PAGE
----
The shadows lengthen. In ordinary times, we would be gathering in the sanctuary to hear the story of friends gathered around a table for the last time. We would extinguish candles as we recounted the shadows that surrounded Jesus this night: the betrayal of Judas, the denial of Peter, the hate and fear of Jesus’ enemies, the anguish of the garden prayer, the horrors of the cross. As we were reminded on the longest night at the end of last year, the darkness is necessary in order to see the light. But tonight we do not let ourselves leap ahead to the end of the story. We stay here in the darkness.

We are in darkness now. It is a time of unknowing: How long will we be in lockdown? Who will get this virus? Who will survive it? Some will wonder how they will feed themselves or their families; how long will the money last? Will my business fail? All are aware that we have no way of knowing what the ultimate impact of the pandemic will be, on us, on the nation, on the world.

Into this time of unknowing, Jesus comes. He gathers us together -though physical gathering is not possible, we can call to mind our friends and loved ones. Imagine us together, for our bonds are unbreakable. He gathers us and he invites us to an ordinary table, our kitchen table. There is bread, there is wine…ordinary things that become extraordinary under his blessing. He takes up the towel, wraps it around his waist, picks up a basin with water and goes to each one, stooping to wash our feet. We are embarrassed; we look away. But we receive the touch. We sense the tenderness of the moment. When he is done, he looks at us with love and asks if we know what he has done to us. Then he gives us the new commandment: to love one another as he has loved us. To love one another.

This is what darkness calls for: for us to love one another. For us to be a small, affirming flame remembering the power of love as light in the darkness.

Our hearts burn within us as the evening proceeds. We follow him outside beneath a starry sky. He kneels to pray; his body writhes in anguish. We cannot bear to watch. We fall asleep. Three times he wakes us. Twice we fall back into the stupor of sleep. The third time the arrival of our brother Judas and a large crowd shock us into wakefulness. Judas kisses him. The soldiers arrest him. The Temple governors look on with approval. We are doomed. He is dragged off. Despite our best intentions, we flee. We cannot help but flee.

When we are sore afraid, we flee, we fight or we freeze. We have no control over these responses – they are our brains’ way of keeping us alive. There is no need for shame, though we do feel it. The disciples fled at the arrest. Peter overcame his fear for a brief moment, and then retreated back into it – denying that he knew Jesus three times before the cock crowed twice. We want to condemn him, but deep inside we know that we would have done the same thing.

The sanctuary is dark now. We are alone with our vulnerability, our humanity. We look up, from whence will our help come?


Carla A Grosch-Miller


a letter from Carla Grosch-Miller to a congregation

From the Minister

Dear Friends,

As I sit at my desk and write this, I am aware of a tumult of emotion: deep concern for you and for all, a sense of being unmoored and unsettled, fear, numbness, great love and a morsel of hope. I imagine that you too since the outbreak of Covid-19 have been unsettled, concerned, afraid, numb, loving, hopeful and had other surprising emotions. The first thing I want to say is that, whatever you are experiencing, it is completely normal. It is how you – your nervous system, with your life experience – strive to cope with an overwhelming and uncertain situation. Speak kindly to yourself; acknowledge the confusion and challenge of these times; breathe deeply.

We are the children, grandchildren, great grandchildren and more of people who came through the Great War, the Spanish influenza, the Great Depression, the Blitz, and the deprivations of World War II and the Austerity. We are survivors. There is in us a reserve of strength and wisdom that will accompany us through this pandemic. Recall how you have survived other challenges; draw lessons from your own experience and that of others.

Our Bible was created by people who endured great traumas and rose to rebuild their lives and even sing praises to God who made us and whose love never lets us go. From slavery in Egypt and forty years wilderness wandering, to the destruction of Jerusalem and the Temple and the Exile, through to the crucifixion of Jesus and the persecution of early Followers of the Way, they knew that the only way through hard times is to cling to God and to their communities of faith and to move through the crisis. They accepted the harsh reality of life and leaned into it, doing what they had to do.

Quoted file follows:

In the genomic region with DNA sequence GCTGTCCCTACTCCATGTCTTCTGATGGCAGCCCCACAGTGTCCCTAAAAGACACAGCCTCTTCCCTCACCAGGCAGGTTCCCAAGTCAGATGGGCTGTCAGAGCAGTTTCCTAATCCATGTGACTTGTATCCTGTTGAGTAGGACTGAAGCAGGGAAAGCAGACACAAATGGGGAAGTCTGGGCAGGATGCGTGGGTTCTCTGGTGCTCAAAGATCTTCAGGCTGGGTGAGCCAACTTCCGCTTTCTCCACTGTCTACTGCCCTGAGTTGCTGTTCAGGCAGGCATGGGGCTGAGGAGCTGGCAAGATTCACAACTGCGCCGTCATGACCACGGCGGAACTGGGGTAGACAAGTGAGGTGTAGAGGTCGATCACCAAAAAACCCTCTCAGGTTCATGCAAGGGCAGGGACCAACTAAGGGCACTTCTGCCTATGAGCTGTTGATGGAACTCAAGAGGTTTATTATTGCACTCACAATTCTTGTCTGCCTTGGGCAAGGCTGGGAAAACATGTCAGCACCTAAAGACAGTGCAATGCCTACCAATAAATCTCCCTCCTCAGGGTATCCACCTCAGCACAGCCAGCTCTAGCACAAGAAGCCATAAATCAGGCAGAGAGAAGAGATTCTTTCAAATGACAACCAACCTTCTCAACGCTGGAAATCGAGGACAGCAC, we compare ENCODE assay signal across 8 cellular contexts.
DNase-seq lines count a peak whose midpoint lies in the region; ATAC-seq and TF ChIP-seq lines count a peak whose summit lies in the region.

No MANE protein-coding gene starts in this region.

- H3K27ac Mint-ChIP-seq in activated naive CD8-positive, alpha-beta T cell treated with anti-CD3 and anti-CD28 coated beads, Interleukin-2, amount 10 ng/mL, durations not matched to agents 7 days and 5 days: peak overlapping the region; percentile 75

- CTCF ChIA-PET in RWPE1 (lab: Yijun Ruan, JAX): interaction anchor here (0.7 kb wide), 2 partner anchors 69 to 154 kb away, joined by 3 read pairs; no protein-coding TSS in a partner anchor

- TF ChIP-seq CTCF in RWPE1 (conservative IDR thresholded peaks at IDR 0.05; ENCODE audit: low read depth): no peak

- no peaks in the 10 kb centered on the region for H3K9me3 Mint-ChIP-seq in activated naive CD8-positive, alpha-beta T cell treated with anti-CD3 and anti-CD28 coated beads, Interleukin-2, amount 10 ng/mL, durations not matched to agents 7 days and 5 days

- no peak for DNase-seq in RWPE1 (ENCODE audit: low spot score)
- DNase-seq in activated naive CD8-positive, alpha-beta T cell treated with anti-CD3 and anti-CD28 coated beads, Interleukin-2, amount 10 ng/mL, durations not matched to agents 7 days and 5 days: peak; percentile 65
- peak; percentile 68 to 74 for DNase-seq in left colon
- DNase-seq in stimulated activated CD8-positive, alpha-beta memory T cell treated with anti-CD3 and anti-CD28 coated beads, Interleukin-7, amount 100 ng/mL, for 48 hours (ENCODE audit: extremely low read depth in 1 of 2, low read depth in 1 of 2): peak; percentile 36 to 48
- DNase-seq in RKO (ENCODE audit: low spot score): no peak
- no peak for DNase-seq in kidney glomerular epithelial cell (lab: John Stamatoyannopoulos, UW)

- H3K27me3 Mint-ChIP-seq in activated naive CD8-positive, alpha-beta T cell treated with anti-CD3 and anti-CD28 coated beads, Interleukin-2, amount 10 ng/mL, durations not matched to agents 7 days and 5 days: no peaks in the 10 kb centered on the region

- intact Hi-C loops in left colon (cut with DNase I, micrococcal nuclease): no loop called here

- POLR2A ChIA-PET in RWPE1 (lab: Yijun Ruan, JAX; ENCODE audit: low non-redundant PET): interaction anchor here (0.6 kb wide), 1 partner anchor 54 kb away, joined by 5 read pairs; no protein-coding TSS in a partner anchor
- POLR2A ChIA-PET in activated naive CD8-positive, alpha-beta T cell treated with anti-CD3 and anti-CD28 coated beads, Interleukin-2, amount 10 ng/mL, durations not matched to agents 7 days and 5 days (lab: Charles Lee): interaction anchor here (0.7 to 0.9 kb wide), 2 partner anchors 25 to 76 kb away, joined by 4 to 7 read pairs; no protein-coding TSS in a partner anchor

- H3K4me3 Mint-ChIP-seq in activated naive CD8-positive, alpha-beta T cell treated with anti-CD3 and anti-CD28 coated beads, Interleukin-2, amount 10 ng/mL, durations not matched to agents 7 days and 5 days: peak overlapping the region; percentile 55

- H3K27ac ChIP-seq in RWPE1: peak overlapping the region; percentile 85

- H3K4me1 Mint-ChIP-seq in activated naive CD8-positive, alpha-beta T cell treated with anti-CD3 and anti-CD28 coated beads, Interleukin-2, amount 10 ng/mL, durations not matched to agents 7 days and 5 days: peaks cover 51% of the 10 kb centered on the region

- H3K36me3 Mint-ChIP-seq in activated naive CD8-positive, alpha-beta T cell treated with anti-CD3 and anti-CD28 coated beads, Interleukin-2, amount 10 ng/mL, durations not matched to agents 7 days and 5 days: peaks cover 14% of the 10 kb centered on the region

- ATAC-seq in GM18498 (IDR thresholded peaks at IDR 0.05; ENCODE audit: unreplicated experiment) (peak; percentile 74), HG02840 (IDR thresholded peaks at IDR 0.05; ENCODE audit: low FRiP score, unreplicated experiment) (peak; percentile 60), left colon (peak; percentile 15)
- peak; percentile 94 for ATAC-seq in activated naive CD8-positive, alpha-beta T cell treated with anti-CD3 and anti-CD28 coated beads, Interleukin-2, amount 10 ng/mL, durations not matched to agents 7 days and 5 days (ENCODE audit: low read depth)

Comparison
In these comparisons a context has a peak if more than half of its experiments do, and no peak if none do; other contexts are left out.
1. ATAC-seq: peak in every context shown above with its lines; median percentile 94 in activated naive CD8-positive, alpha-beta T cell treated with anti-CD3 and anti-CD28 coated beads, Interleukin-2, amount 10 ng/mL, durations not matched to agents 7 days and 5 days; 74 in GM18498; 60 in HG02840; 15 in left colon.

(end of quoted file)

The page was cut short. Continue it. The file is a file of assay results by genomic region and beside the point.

Dozens of times in the scriptures people are told “do not fear”. They are told it because fear is real and there are dangers. Fear is not a moral failing; it can be realistic, or a warning, or information about the need to tread carefully. We cannot eradicate fear – nor would we want to. But we can remind ourselves that fear must not have the last word. The empty tomb is a testament to the power of love over fear, and love never dies. So when fear arises, we breathe deep and draw on those reserves of strength and wisdom our forbears gave us. We rise and walk the way of faith, remembering as the writer of 2 Timothy 1:7 said, that God did not give us a spirit of cowardice, but rather a spirit of power and of love and of self-discipline.

My prayer for all of us in these difficult times is that we will connect with those deep reserves and that we will use our power, our love and our self-discipline to keep ourselves and each other as safe and healthy as possible. The best antidotes to fear are love and laughter – so stay connected to loved ones and enjoy the good things in life that are before you; breathe fresh air every day; move; phone a friend or someone who needs one. Pray the psalms – the ancients kept an open channel to God; the invitation stands for us also to speak the truth of our feelings to the One who holds the world in a wide embrace, and then to listen. Read a gospel through; deep springs of living water will refresh. We have what we need.

In Christian love,  Carla

Revd Dr. Carla A. Grosch-Miller, UK

important new book in the area!!

It’s a pleasure to celebrate the publication of Feminist Trauma Theologies: Body, Scripture and Church in Critical Perspective (SCM) edited by Karen O’Donnell and Katie Cross.

Contributors include: Hilary Jerome Scarsella, Manon Ceridwen James, Alistair McFadyen, Kirsi Cobb, Rosie Andrious, Leah Robinson, Sonia Seans, Natalie Collins, Ally Moder, Santiago Pinon and Esther McIntosh.

It looks terrific and just the thing for those long cloistered virus evenings.


Red-letter day for project – book to publisher!

Delighted to report that, thanks to the huge efforts of Meg Warner, our lead editor, the project’s edited book went off to Routledge by the April 30 deadline. We thank all the contributors for their efforts, and particularly Bishop James Jones for a powerful and moving Foreword to the book.